Hadley, W. M. (2007). The necessity of academic accommodations for first-year college students with learning disabilities . Journal of College Admission , 195 , 9–13. https://www.nacacnet.org/resources/newsroom/journal-of-college-admission/

Journal Article
Hadley, W. M. (2007). The necessity of academic accommodations for first-year college students with learning disabilities. Journal of College Admission, 195, 9–13. https://www.nacacnet.org/resources/newsroom/journal-of-college-admission/


This journal was also available from ERIC database: https://eric.ed.gov/?id=EJ783943


Accommodation/s not specified; Learning disabilities; Postsecondary; U.S. context





Accommodations were not specified. Instead, the experiences of students with learning disabilities as they transitioned from high school to postsecondary institutions were examined. The importance of extra time, writing assistance, notetakers, and access to class notes were mentioned.


Ten students with learning disabilities from a private, selective, four-year postsecondary institution in the midwest (U.S.) participated. Participants represented all of the academic units on campus, including arts, sciences, business, education, and engineering.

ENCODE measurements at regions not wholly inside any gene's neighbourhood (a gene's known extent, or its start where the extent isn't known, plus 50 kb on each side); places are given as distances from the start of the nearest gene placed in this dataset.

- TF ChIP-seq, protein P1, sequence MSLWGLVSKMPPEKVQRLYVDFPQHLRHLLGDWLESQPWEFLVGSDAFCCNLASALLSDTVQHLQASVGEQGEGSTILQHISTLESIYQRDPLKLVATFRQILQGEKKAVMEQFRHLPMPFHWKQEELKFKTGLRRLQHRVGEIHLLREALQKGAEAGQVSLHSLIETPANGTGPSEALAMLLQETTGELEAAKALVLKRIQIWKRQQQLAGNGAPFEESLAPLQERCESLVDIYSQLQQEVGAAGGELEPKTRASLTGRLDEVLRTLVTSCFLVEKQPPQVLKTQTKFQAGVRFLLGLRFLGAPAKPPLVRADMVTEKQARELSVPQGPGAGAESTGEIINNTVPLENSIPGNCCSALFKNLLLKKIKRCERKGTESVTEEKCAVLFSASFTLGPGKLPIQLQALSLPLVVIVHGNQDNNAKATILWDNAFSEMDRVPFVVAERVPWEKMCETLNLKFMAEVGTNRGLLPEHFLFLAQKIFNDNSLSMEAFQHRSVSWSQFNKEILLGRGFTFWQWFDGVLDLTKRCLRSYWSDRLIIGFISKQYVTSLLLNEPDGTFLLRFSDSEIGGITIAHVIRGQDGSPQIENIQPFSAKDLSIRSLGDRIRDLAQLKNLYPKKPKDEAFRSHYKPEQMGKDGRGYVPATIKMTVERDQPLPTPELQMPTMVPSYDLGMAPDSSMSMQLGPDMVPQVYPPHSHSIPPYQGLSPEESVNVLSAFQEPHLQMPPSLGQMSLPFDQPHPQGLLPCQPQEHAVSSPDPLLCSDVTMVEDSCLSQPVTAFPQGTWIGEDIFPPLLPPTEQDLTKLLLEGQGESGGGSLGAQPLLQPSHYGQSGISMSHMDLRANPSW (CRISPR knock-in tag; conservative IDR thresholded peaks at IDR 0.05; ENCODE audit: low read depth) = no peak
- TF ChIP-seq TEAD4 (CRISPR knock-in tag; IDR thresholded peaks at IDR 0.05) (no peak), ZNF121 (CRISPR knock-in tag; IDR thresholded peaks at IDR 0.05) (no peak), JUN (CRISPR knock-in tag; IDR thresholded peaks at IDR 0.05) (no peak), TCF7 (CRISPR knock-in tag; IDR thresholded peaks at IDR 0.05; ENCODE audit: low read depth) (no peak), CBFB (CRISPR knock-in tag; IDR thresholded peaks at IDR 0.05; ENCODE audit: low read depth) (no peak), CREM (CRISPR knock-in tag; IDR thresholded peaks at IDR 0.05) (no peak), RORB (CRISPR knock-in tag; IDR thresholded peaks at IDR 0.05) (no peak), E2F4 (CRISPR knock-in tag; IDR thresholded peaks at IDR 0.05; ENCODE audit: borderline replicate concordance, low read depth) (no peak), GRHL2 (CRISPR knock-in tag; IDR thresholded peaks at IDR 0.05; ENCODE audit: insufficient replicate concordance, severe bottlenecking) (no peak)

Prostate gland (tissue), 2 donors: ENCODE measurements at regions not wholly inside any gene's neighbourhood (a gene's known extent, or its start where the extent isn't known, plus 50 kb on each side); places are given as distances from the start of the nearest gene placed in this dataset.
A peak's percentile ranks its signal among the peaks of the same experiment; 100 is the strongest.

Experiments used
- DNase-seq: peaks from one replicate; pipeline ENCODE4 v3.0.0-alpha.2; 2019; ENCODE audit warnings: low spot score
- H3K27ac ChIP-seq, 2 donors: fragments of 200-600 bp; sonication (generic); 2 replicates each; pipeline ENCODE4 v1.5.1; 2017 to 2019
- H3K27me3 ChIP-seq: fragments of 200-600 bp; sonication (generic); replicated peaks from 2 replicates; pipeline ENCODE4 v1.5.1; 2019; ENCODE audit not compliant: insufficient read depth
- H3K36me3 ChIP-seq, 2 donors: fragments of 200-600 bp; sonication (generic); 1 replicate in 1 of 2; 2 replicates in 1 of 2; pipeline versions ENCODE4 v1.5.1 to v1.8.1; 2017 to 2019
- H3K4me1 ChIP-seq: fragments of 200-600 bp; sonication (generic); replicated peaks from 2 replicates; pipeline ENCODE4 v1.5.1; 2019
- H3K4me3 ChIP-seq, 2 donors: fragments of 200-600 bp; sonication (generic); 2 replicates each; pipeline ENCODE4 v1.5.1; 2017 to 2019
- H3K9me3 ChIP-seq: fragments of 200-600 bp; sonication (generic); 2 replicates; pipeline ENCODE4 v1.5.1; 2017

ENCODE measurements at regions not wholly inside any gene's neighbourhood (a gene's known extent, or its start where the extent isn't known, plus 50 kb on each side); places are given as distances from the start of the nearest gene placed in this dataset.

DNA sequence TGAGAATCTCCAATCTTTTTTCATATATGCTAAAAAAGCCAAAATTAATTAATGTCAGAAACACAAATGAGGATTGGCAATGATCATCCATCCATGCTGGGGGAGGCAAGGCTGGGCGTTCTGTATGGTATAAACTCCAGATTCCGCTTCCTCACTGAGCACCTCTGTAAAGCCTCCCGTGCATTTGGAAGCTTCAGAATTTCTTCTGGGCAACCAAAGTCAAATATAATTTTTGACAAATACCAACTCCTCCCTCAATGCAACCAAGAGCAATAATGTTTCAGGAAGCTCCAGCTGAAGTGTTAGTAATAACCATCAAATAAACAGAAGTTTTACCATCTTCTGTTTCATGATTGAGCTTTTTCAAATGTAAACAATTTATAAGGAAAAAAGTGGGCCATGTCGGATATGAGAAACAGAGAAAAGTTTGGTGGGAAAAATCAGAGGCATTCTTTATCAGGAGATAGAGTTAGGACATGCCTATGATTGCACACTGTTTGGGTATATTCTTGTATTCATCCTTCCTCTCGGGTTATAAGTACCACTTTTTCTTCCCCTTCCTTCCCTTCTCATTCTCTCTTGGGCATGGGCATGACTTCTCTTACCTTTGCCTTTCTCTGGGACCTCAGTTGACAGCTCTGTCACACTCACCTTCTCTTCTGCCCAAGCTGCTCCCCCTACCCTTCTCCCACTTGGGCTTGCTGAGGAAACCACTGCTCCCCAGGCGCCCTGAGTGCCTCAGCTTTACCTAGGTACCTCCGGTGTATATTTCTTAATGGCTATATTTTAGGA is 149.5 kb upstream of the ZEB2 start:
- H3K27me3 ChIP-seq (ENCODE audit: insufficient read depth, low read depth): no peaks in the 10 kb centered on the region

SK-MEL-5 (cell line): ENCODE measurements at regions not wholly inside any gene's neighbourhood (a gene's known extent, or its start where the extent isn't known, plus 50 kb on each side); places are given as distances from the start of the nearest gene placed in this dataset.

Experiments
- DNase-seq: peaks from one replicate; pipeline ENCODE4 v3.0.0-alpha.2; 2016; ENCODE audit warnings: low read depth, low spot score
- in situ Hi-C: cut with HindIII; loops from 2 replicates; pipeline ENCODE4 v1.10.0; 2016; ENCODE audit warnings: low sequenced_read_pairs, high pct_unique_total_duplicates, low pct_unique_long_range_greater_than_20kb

Dependent Variable

Students participated in focus groups, semi-structured individual interviews, and shared artifacts. The initial focus group took place after the participants had completed their first semester of coursework at the institution. The types of academic challenges that students with dyslexia or reading problems experienced as they transitioned from K-12 to higher education, how they adjusted to academic expectations and responsibilities, and the services they needed to meet the new academic requirements were investigated.


The continued use of academic services was necessary in students’ transition from high school to postsecondary education. A limited number of support services were available, and students were critical of the level of accommodations available to them. College writing expectations were challenging, and students sought support for writing assignments by requesting extra time, writing assistance, and assistance from note-takers. All students regularly used extra time for testing, and one student felt that without extra time, he would likely fail half of his classes. Students appreciated having all support services on their campus located in the same place for easy access.